College of DuPage provides physics instruction using the best in educational technology and research. Physics students study laws of motion, forces, energy and momentum and learn how physics work in society and in the modern era. Take physics courses at COD and easily transfer your credits to four-year schools in the region.
Many students take physics because they have an interest in majoring in physics or biology or to fulfill a science requirement. The Physics program has three levels of study for students interested in the field:
- Physics 1100 is a general survey course for liberal arts students.
- Physics 1201 and 1202 comprise a one-year exploration of general principles, recommended for students who want a one-year sequence of lab science and/or who intend to major in biology or a pre-professional area.
- Physics 2111, 2112 and 2115 is the sequence of choice for other science majors and for engineering majors.
College of DuPage offers a Physics Associate in Engineering Science Transfer Pathway degree for students who want to complete their associate degree and transfer to another institution.
Students who plan to major in physics should have a strong aptitude for mathematics. Prior to registration, you should meet with a program advisor for course selection and to determine what courses will be best for you.
Determine Your Path
Physicists are employed in a variety of industries, conducting applied research in education and government, hospitals and clinics. They also perform fundamental research in educational and federal institution. Many physicists tend to be generalists and find jobs in unrelated fields including software development and electrical engineering.
While most physics majors go on for advanced degrees, some jobs are available for those with a bachelor's degree. Most jobs in the industry require a bachelor's or master's degree, while those doing fundamental research require a doctorate.
You want to attend a college that stands out from the rest. At COD, you'll discover:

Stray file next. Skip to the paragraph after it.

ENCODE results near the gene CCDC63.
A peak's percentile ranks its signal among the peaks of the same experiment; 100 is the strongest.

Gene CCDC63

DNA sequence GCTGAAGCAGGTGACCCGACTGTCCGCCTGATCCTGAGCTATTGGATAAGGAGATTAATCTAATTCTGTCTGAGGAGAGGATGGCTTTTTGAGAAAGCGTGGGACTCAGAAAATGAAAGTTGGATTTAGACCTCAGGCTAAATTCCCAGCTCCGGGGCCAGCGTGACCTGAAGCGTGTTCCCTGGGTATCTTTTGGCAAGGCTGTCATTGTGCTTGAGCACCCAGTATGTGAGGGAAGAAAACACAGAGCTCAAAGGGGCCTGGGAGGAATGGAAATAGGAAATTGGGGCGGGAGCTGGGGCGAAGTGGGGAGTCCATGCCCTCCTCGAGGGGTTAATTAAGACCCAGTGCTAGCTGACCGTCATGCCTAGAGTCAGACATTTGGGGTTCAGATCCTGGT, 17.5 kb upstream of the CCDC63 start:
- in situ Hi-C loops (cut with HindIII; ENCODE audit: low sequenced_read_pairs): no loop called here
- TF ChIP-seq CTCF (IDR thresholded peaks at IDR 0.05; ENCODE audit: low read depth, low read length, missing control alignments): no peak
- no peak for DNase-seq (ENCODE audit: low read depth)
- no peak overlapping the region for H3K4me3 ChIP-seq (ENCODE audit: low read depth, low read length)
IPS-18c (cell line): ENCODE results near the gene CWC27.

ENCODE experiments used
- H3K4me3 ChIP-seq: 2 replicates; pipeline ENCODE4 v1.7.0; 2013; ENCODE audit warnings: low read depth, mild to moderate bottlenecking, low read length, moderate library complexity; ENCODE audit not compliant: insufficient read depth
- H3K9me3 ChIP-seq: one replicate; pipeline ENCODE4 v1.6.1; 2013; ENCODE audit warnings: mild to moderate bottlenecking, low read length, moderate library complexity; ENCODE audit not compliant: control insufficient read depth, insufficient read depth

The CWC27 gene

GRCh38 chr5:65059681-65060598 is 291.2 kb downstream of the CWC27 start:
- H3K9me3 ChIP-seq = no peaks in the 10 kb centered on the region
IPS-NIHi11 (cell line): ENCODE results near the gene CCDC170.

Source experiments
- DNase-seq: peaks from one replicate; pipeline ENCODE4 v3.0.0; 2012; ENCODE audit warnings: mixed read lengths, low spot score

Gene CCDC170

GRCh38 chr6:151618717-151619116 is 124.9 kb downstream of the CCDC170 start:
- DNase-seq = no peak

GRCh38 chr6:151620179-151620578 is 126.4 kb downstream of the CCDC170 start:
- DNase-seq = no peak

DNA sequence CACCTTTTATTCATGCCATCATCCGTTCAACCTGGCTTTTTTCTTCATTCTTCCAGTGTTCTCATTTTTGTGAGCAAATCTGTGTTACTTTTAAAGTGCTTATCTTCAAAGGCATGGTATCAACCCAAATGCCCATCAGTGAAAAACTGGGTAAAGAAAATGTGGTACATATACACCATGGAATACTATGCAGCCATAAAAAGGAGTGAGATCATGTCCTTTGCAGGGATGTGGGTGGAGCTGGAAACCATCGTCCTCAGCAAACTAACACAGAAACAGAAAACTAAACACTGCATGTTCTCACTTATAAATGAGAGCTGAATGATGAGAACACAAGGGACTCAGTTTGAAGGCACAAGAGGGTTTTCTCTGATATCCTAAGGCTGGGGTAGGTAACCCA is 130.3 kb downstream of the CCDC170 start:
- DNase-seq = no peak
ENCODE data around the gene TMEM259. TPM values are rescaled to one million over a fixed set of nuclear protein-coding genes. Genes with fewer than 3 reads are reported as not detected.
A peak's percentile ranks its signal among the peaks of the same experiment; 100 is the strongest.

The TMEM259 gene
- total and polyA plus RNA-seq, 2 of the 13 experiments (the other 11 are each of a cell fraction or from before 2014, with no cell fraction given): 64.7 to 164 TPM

- Dedicated instructors with years of academic and professional experience.
- Instruction utilizing top-notch facilities including a state-of-the-art Physics Lab..
- Affordable programs to help students achieve success without creating overwhelming debt or draining a savings account.
- Small class sizes that ensure students receive personalized attention.
- Opportunity to easily transfer engineering and physics course credits to other institutions.
"COD gave me the resources and opportunities to excel in my academics and my career.” - Marsella JorgolliMarsella's COD Story
"College of DuPage has been a central part to one of my most successful, fulfilling and enjoyable periods in life.” - Aaron SmithAaron's COD Story
"COD has great opportunities. All of the science classes transfer, and I could take upper-level courses. To study thermodynamics at a two-year college is impressive.” - Azeam AnjumAzeam's COD Story
“I benefited greatly from the small class sizes and personal contact with the faculty. The fact that faculty engage students in research meant that the faculty members I studied under were very well positioned to guide me toward a career in science." - Joseph BernsteinJoseph's COD Story
"It never occurred to me that it’s different being a woman in this field. Listening to the women on the various panels made me feel more confident." - Alyssa BowesAlyssa's COD Story
Get Started Today
The first step to getting started in the Physics program is to apply for admission.
Our Academic and Career Pathways give you a roadmap to achieving your career goals. Follow a timeline based on your degree that outlines which classes you need to take and when so you graduate on time or move on to the next phase in your career.
Students who complete courses in Physics will learn how physical processes apply to the world.
The concepts involved may include:
- The concept of force
- The concept of energy
- The concept of atomism and
- The mathematical description of the world.
Bringing Fun to the Physics Classroom
College of DuPage Physics Professors David Fazzini and Tom Carter demonstrate a physics principle by using a bed of nails, a cement block, a sledgehammer — and Fazzini's own body.
Explore Physics Careers
Take the next step in your career search and discover related careers, average salaries, annual job openings and more through Career Coach. Browse physics career data.